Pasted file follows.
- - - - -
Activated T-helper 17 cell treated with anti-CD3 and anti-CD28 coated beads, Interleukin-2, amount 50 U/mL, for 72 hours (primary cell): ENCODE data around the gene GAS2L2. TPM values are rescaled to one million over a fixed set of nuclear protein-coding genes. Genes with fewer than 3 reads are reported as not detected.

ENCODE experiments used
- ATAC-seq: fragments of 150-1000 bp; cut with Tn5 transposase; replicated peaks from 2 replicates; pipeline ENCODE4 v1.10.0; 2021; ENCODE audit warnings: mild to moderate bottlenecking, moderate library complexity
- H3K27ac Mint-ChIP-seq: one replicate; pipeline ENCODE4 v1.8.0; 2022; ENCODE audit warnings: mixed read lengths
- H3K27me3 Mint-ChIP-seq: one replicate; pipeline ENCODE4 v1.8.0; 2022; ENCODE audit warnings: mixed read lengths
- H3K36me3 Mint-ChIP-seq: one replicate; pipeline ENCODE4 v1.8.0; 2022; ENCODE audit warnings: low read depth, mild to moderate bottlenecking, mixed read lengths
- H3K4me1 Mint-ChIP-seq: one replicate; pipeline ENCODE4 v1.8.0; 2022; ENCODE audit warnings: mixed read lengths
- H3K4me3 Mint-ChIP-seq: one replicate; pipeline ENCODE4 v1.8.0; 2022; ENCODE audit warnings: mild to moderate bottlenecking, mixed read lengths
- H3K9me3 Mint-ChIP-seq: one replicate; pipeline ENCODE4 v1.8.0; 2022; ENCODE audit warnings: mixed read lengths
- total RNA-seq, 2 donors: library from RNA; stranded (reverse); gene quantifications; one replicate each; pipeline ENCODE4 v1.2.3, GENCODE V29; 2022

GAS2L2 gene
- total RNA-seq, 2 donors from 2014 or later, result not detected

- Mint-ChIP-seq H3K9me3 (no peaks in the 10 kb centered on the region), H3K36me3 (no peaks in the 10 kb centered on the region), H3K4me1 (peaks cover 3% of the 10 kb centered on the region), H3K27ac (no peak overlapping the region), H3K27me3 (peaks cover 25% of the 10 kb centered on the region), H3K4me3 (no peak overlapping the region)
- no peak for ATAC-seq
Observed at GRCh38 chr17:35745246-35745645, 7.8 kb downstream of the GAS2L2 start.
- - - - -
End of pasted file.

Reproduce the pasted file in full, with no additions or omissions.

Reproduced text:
Activated T-helper 17 cell treated with anti-CD3 and anti-CD28 coated beads, Interleukin-2, amount 50 U/mL, for 72 hours (primary cell): ENCODE data around the gene GAS2L2. TPM values are rescaled to one million over a fixed set of nuclear protein-coding genes. Genes with fewer than 3 reads are reported as not detected.

ENCODE experiments used
- ATAC-seq: fragments of 150-1000 bp; cut with Tn5 transposase; replicated peaks from 2 replicates; pipeline ENCODE4 v1.10.0; 2021; ENCODE audit warnings: mild to moderate bottlenecking, moderate library complexity
- H3K27ac Mint-ChIP-seq: one replicate; pipeline ENCODE4 v1.8.0; 2022; ENCODE audit warnings: mixed read lengths
- H3K27me3 Mint-ChIP-seq: one replicate; pipeline ENCODE4 v1.8.0; 2022; ENCODE audit warnings: mixed read lengths
- H3K36me3 Mint-ChIP-seq: one replicate; pipeline ENCODE4 v1.8.0; 2022; ENCODE audit warnings: low read depth, mild to moderate bottlenecking, mixed read lengths
- H3K4me1 Mint-ChIP-seq: one replicate; pipeline ENCODE4 v1.8.0; 2022; ENCODE audit warnings: mixed read lengths
- H3K4me3 Mint-ChIP-seq: one replicate; pipeline ENCODE4 v1.8.0; 2022; ENCODE audit warnings: mild to moderate bottlenecking, mixed read lengths
- H3K9me3 Mint-ChIP-seq: one replicate; pipeline ENCODE4 v1.8.0; 2022; ENCODE audit warnings: mixed read lengths
- total RNA-seq, 2 donors: library from RNA; stranded (reverse); gene quantifications; one replicate each; pipeline ENCODE4 v1.2.3, GENCODE V29; 2022

GAS2L2 gene
- total RNA-seq, 2 donors from 2014 or later, result not detected

- Mint-ChIP-seq H3K9me3 (no peaks in the 10 kb centered on the region), H3K36me3 (no peaks in the 10 kb centered on the region), H3K4me1 (peaks cover 3% of the 10 kb centered on the region), H3K27ac (no peak overlapping the region), H3K27me3 (peaks cover 25% of the 10 kb centered on the region), H3K4me3 (no peak overlapping the region)
- no peak for ATAC-seq
Observed at GRCh38 chr17:35745246-35745645, 7.8 kb downstream of the GAS2L2 start.